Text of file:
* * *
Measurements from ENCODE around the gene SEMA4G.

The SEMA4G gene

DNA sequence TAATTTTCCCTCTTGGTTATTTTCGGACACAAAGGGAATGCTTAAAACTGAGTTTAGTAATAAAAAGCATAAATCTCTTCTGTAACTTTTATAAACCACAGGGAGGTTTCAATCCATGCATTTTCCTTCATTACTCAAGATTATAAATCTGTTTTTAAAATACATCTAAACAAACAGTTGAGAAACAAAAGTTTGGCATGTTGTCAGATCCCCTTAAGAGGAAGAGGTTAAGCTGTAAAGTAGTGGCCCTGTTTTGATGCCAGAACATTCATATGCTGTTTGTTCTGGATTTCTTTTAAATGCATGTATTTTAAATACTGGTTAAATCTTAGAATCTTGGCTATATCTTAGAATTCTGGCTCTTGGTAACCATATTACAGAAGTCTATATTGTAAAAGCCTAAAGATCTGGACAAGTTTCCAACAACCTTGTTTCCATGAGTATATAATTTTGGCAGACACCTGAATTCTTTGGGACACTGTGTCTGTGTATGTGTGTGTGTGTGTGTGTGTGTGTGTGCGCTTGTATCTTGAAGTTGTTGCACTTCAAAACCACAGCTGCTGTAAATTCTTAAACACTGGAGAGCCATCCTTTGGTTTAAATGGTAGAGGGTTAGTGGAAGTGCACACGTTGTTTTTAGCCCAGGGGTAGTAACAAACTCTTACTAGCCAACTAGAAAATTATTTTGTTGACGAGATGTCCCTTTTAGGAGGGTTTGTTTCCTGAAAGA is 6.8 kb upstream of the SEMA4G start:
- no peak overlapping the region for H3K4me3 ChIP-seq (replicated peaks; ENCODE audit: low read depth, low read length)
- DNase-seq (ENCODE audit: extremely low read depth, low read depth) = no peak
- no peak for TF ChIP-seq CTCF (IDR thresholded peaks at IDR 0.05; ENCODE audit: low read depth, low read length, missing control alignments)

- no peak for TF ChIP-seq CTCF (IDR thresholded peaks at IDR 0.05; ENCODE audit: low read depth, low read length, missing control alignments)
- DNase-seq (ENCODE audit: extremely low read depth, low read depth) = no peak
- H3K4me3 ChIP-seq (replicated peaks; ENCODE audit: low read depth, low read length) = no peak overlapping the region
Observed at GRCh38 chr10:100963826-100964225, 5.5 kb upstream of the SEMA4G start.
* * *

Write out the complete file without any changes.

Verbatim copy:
Measurements from ENCODE around the gene SEMA4G.

The SEMA4G gene

DNA sequence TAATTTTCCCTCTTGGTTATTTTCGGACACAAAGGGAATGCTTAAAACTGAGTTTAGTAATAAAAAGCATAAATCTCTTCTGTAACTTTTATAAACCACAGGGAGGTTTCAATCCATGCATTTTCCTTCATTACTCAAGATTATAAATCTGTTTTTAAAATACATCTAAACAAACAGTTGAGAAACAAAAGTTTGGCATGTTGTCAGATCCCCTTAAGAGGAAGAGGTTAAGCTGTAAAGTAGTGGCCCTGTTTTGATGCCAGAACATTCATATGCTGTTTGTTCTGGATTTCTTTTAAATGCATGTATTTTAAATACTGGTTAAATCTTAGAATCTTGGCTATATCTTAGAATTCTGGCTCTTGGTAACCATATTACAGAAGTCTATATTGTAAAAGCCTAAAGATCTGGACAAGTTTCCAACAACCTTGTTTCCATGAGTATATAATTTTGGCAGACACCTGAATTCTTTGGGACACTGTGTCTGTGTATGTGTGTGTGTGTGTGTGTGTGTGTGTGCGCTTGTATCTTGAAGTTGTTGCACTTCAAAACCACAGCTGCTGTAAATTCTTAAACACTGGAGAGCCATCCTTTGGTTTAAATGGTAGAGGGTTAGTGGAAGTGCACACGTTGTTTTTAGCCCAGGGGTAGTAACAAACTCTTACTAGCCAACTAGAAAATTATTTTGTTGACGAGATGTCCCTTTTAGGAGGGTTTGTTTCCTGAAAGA is 6.8 kb upstream of the SEMA4G start:
- no peak overlapping the region for H3K4me3 ChIP-seq (replicated peaks; ENCODE audit: low read depth, low read length)
- DNase-seq (ENCODE audit: extremely low read depth, low read depth) = no peak
- no peak for TF ChIP-seq CTCF (IDR thresholded peaks at IDR 0.05; ENCODE audit: low read depth, low read length, missing control alignments)

- no peak for TF ChIP-seq CTCF (IDR thresholded peaks at IDR 0.05; ENCODE audit: low read depth, low read length, missing control alignments)
- DNase-seq (ENCODE audit: extremely low read depth, low read depth) = no peak
- H3K4me3 ChIP-seq (replicated peaks; ENCODE audit: low read depth, low read length) = no peak overlapping the region
Observed at GRCh38 chr10:100963826-100964225, 5.5 kb upstream of the SEMA4G start.